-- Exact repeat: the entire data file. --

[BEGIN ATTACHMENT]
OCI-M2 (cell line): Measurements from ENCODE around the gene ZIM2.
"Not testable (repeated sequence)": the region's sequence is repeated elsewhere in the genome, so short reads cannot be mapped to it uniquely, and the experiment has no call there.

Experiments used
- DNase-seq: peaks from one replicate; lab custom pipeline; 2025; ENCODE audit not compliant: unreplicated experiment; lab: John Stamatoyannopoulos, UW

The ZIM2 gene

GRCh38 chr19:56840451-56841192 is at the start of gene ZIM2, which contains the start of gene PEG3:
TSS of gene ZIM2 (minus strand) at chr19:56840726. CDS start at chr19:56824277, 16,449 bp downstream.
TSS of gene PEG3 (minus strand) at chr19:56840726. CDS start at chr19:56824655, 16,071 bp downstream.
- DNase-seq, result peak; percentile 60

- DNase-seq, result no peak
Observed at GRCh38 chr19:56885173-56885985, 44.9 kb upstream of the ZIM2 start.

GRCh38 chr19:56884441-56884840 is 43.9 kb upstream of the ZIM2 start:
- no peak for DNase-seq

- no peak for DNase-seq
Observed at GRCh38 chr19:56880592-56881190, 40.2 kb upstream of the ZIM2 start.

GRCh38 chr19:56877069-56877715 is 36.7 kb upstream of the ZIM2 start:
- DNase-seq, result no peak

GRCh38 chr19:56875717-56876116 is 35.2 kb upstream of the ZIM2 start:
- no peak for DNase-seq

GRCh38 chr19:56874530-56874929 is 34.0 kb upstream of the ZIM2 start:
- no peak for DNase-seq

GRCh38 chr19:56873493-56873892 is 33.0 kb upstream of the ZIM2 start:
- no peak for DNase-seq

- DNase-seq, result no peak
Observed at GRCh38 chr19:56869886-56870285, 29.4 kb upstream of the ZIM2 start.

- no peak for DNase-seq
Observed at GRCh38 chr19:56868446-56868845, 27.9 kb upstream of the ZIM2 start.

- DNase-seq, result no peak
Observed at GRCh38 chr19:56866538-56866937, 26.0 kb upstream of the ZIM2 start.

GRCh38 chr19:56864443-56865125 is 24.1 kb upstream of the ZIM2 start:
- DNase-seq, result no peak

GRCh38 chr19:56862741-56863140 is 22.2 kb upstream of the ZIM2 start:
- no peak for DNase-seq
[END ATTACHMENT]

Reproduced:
OCI-M2 (cell line): Measurements from ENCODE around the gene ZIM2.
"Not testable (repeated sequence)": the region's sequence is repeated elsewhere in the genome, so short reads cannot be mapped to it uniquely, and the experiment has no call there.

Experiments used
- DNase-seq: peaks from one replicate; lab custom pipeline; 2025; ENCODE audit not compliant: unreplicated experiment; lab: John Stamatoyannopoulos, UW

The ZIM2 gene

GRCh38 chr19:56840451-56841192 is at the start of gene ZIM2, which contains the start of gene PEG3:
TSS of gene ZIM2 (minus strand) at chr19:56840726. CDS start at chr19:56824277, 16,449 bp downstream.
TSS of gene PEG3 (minus strand) at chr19:56840726. CDS start at chr19:56824655, 16,071 bp downstream.
- DNase-seq, result peak; percentile 60

- DNase-seq, result no peak
Observed at GRCh38 chr19:56885173-56885985, 44.9 kb upstream of the ZIM2 start.

GRCh38 chr19:56884441-56884840 is 43.9 kb upstream of the ZIM2 start:
- no peak for DNase-seq

- no peak for DNase-seq
Observed at GRCh38 chr19:56880592-56881190, 40.2 kb upstream of the ZIM2 start.

GRCh38 chr19:56877069-56877715 is 36.7 kb upstream of the ZIM2 start:
- DNase-seq, result no peak

GRCh38 chr19:56875717-56876116 is 35.2 kb upstream of the ZIM2 start:
- no peak for DNase-seq

GRCh38 chr19:56874530-56874929 is 34.0 kb upstream of the ZIM2 start:
- no peak for DNase-seq

GRCh38 chr19:56873493-56873892 is 33.0 kb upstream of the ZIM2 start:
- no peak for DNase-seq

- DNase-seq, result no peak
Observed at GRCh38 chr19:56869886-56870285, 29.4 kb upstream of the ZIM2 start.

- no peak for DNase-seq
Observed at GRCh38 chr19:56868446-56868845, 27.9 kb upstream of the ZIM2 start.

- DNase-seq, result no peak
Observed at GRCh38 chr19:56866538-56866937, 26.0 kb upstream of the ZIM2 start.

GRCh38 chr19:56864443-56865125 is 24.1 kb upstream of the ZIM2 start:
- DNase-seq, result no peak

GRCh38 chr19:56862741-56863140 is 22.2 kb upstream of the ZIM2 start:
- no peak for DNase-seq